Dracunculiasis, commonly known as guinea worm disease, is caused by a parasitic worm. People become infected by drinking water contaminated with microscopic crustaceans infected with the larva of the worm. After the female worm matures in the human body, it creates a painful ulcer, usually on the leg, from which it ejects its larva when the infected person submerges the limb in water to relieve the burning. Encouraging the use of safe filtered drinking water through the provision of clean sources and simple homemade filters, health education activities, and the targeted destruction of the crustacean in the water, have constituted a comprehensive and highly successful package of interventions on which to base an eradication campaign. A 1991 World Health Assembly resolution to eradicate the disease was a result of the natural progression from intensified efforts for control, beginning in the early 1980s. Efforts to date have seen the disease eliminated from areas traditionally associated with a high disease burden in the Middle East and South Asia. Recent cessation of transmission in Ghana means that just three countries have not been able to interrupt the transmission of guinea worm - South Sudan, Mali and Ethiopia - from an original twenty endemic countries in 1986. The final stages of elimination in the remaining countries have proven problematic; insecurity issues, particularly in South Sudan, which harbours 94 percent of remaining cases, prevent public health teams from delivering interventions in the region. Also, the disease re-emerged in 2010 in Chad, which had been previously free of the disease for a decade. The re-emergence may have resulted from refugee movements from the Darfur region of Sudan to refugee camps based in Chad. Surveillance for new infections will prove critical during the final push for eradication.

The second infectious disease targeted for eradication is polio, selected by a World Health Assembly resolution in 1988. Vaccination campaigns have been the mainstay for the eradication effort using the oral polio vaccine which contains a live but attenuated virus to immunize children. Since eradication efforts began in 1988, when 125 countries were polio-endemic, only Afghanistan, India, Nigeria and Pakistan remain on the list of endemic countries, and transmission of one of the three types of poliovirus has been successfully halted in all countries.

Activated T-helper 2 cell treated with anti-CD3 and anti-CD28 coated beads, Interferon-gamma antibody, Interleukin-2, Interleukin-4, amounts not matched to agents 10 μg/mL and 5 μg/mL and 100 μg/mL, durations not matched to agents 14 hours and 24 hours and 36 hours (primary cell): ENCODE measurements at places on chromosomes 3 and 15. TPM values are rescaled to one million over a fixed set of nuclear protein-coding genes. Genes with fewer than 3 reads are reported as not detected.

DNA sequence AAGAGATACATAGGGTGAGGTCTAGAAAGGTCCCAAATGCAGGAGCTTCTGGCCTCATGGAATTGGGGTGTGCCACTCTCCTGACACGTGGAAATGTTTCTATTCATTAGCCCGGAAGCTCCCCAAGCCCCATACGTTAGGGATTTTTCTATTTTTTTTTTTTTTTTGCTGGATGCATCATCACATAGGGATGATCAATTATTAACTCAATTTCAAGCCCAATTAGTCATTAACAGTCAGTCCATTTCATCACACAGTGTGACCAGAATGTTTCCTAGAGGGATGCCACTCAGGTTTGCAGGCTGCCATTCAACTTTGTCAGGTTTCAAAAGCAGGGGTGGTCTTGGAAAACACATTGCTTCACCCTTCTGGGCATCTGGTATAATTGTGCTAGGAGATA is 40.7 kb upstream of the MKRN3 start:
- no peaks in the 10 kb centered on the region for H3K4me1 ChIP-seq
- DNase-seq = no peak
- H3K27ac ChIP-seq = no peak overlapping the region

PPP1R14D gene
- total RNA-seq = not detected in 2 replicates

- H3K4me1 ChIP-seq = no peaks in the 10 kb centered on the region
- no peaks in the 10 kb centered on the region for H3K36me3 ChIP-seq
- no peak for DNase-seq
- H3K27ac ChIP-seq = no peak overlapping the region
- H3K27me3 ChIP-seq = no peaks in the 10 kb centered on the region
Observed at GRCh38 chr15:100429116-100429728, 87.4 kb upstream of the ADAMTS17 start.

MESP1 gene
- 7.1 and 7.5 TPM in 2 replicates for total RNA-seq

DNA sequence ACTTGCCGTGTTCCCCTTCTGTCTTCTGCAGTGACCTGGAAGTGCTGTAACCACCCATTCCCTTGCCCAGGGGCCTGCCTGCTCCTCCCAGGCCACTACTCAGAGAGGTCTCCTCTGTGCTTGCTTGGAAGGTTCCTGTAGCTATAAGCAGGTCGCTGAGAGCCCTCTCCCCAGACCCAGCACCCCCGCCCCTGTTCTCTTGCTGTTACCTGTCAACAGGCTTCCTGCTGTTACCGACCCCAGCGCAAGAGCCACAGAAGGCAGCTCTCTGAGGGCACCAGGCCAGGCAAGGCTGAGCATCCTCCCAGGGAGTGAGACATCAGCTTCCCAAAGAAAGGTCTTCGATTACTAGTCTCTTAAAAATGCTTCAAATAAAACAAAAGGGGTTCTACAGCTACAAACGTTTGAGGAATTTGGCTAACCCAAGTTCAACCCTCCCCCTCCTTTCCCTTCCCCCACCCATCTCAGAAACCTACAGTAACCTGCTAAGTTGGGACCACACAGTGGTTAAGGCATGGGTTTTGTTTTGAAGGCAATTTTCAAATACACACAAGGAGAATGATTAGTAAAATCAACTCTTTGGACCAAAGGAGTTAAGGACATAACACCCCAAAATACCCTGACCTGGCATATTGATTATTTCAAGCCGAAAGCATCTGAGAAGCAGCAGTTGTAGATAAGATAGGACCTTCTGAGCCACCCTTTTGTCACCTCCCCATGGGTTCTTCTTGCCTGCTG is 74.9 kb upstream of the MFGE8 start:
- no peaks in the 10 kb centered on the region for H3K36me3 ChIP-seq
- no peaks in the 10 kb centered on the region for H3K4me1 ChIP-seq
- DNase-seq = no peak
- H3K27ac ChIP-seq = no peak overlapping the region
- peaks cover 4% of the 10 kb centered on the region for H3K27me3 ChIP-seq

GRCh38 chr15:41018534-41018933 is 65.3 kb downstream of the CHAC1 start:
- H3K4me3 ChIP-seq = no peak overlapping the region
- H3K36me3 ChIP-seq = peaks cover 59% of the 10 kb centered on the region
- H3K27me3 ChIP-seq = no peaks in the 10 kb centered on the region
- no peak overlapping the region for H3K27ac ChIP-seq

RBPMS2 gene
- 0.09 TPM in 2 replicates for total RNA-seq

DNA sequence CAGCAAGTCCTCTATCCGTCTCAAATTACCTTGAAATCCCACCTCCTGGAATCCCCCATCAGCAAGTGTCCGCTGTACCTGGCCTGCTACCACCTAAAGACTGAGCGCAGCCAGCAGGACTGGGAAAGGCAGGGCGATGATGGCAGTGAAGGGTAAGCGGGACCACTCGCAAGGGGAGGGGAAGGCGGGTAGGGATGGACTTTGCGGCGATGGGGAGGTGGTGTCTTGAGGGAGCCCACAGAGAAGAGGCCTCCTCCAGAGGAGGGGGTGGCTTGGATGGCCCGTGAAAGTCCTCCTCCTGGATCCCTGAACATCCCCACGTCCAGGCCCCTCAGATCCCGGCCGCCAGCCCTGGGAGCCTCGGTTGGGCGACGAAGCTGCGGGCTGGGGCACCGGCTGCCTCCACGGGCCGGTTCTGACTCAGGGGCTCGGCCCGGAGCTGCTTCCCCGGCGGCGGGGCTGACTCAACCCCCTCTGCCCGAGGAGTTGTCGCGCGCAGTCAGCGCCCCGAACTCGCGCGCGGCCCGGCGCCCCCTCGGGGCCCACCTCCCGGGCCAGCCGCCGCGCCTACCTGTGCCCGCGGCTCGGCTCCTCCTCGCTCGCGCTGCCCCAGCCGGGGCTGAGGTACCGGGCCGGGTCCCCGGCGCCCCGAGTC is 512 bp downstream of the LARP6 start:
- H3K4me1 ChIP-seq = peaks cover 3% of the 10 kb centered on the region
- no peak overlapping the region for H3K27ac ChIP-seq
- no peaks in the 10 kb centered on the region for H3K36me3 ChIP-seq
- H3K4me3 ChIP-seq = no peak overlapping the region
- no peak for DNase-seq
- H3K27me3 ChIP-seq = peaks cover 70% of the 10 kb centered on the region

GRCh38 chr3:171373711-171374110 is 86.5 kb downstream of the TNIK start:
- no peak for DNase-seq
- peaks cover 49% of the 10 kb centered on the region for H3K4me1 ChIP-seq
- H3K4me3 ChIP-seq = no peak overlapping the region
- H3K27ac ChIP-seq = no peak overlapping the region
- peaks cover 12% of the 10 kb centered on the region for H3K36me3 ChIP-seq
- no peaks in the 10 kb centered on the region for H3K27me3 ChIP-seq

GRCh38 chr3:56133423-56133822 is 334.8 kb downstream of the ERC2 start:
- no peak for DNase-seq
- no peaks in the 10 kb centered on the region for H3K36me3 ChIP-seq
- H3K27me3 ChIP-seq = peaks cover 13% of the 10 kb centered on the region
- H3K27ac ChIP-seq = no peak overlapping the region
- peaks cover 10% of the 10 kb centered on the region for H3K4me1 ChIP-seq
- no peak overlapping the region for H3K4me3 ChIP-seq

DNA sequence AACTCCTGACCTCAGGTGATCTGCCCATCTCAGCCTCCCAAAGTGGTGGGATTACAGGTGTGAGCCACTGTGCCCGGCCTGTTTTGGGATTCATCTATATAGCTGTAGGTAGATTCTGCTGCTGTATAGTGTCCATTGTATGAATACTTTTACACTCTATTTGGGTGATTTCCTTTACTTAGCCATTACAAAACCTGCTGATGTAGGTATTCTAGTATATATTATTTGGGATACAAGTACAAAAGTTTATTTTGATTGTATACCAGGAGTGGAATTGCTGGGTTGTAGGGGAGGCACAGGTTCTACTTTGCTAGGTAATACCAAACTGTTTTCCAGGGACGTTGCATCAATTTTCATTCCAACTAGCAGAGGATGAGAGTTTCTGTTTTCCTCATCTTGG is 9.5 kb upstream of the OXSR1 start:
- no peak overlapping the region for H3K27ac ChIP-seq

However, polio re-emergence does remain a threat outside of these countries; exportation of the virus from India resulted in outbreaks across many previously polio-free countries in Asia and central Europe in 2008. Prior to that, in 2003, Kano State in Nigeria suspended vaccination campaigns after erroneous rumours suggested that polio vaccine had been contaminated with HIV and/or hormones that sterilised young girls. The suspension in Kano State led to a Nigeriawide cessation of vaccination that in turn led to the reestablishment of polio transmission across Africa and into Saudi Arabia, Yemen and as far away as Indonesia. Pakistan currently accounts for more reported cases than the three other endemic countries combined, and the number of cases in both Afghanistan and Pakistan appear to be on the rise. Insecurity in the conflict-affected northern regions of Pakistan, particularly along the border with Afghanistan, has suffocated vaccination campaigns. In addition to conflict-affected areas, the inaccessibility of communities, due to either the mountainous terrain or recent devastating floods, has made vaccination coverage across the country highly challenging. Although polio transmission appears close to global interruption, a set of important questions should be tackled now in preparation for the next stage. For example, the potential for the virus used in the oral vaccine to revert to a form that can induce paralysis means that surveillance will have to continue for a significant period of time, and concerns regarding destruction of virus stockpiles and/or maintenance in high-security laboratories need to be carefully considered.